Wang SY, Fu XX, Duan R, et al. The Alzheimer’s disease-associated gene TREML2 modulates inflammation by regulating microglia polarization and NLRP3 inflammasome activation. Neural Regen Res. 2023;18(2):434.

Abstract: Variants in the triggering receptor expressed on myeloid cells 2 (TREM2) gene are associated with increased risk for late-onset AD. Genetic loss of or decreased TREM2 function impairs the microglial response to amyloid-β (Aβ) plaques, resulting in more diffuse Aβ plaques and increased peri-plaque neuritic dystrophy and AD-tau seeding. Thus, microglia and TREM2 are at a critical intersection of Aβ and tau pathologies in AD. Since genetically decreasing TREM2 function increases Aβ-induced tau seeding, we hypothesized that chronically increasing TREM2 signaling would decrease amyloid-induced tau-seeding and spreading. Using a mouse model of amyloidosis in which AD-tau is injected into the brain to induce Aβ-dependent tau seeding/spreading, we found that chronic administration of an activating TREM2 antibody increases peri-plaque microglial activation but surprisingly increases peri-plaque NP-tau pathology and neuritic dystrophy, without altering Aβ plaque burden. Our data suggest that sustained microglial activation through TREM2 that does not result in strong amyloid removal may exacerbate Aβ-induced tau pathology, which may have important clinical implications.

 

Jain N, Lewis CA, Ulrich JD, Holtzman DM. Chronic TREM2 activation exacerbates Aβ-associated tau seeding and spreading. Journal of Experimental Medicine. 2023;220(1):e20220654.

Abstract: Mutations in triggering receptor expressed on myeloid cells 2 (TREM2), which has been proposed to regulate the inflammatory responses and the clearance of apoptotic neurons and/or amyloid-β, are genetically linked to increased risk for late-onset Alzheimer's disease (AD). Interestingly, a missense variant in TREM-like transcript 2 (TREML2), a structurally similar protein encoded by the same gene cluster with TREM2 on chromosome 6, has been shown to protect against AD. However, the molecular mechanisms by which TREM2 and TREML2 regulate the pathogenesis of AD, and their functional relationship, if any, remain unclear. Here, we show that lipopolysaccharide (LPS) stimulation significantly suppressed TREM2 but increased TREML2 expression in mouse brain. Consistent with this in vivo result, LPS or oligomeric amyloid-β treatment down regulated TREM2 but up-regulated TREML2 expression in primary microglia. Most important, modulation of TREM2 or TREML2 levels had opposing effects on inflammatory responses with enhancement or suppression of LPS-induced proinflammatory cytokine gene expression observed on TREM2 or TREML2 down regulation, respectively. In addition, the proliferation of primary microglia was significantly decreased when TREM2 was down regulated, whereas it was increased on TREML2 knockdown. Together, our results suggest that several microglial functions are strictly regulated by TREM2 and TREML2, whose dysfunctions likely contribute to AD pathogenesis by impairing brain innate immunity. Our findings provide novel mechanistic insights into the functions of TREM2 and TREML2 in microglia and have implications on designing new therapeutic strategies to treat AD.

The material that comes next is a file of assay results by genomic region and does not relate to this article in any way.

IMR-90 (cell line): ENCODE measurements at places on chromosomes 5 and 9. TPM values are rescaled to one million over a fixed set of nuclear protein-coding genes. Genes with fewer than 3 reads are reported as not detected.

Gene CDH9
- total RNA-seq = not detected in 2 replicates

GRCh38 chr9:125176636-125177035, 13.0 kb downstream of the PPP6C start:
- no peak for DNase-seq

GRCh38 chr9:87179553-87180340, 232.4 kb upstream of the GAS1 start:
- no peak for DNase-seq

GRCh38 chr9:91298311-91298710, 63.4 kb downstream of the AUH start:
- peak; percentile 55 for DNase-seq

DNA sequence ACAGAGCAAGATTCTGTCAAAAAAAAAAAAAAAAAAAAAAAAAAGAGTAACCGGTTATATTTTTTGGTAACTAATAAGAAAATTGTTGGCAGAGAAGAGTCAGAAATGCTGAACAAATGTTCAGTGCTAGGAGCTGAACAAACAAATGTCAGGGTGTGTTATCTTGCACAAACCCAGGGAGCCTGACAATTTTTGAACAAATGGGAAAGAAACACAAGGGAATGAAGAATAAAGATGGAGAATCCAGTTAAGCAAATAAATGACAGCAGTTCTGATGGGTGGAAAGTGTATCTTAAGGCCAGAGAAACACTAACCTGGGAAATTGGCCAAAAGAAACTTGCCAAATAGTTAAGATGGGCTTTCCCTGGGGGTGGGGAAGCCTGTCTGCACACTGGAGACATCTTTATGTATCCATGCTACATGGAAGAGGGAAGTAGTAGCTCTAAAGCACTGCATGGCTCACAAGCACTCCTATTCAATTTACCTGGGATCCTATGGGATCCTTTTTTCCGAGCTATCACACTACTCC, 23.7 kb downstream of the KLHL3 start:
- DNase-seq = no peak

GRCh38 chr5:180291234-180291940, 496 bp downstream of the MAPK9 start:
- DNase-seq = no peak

Zheng H, Liu CC, Atagi Y, et al. Opposing roles of the triggering receptor expressed on myeloid cells 2 and triggering receptor expressed on myeloid cells-like transcript 2 in microglia activation. Neurobiology of Aging. 2016;42:132-141.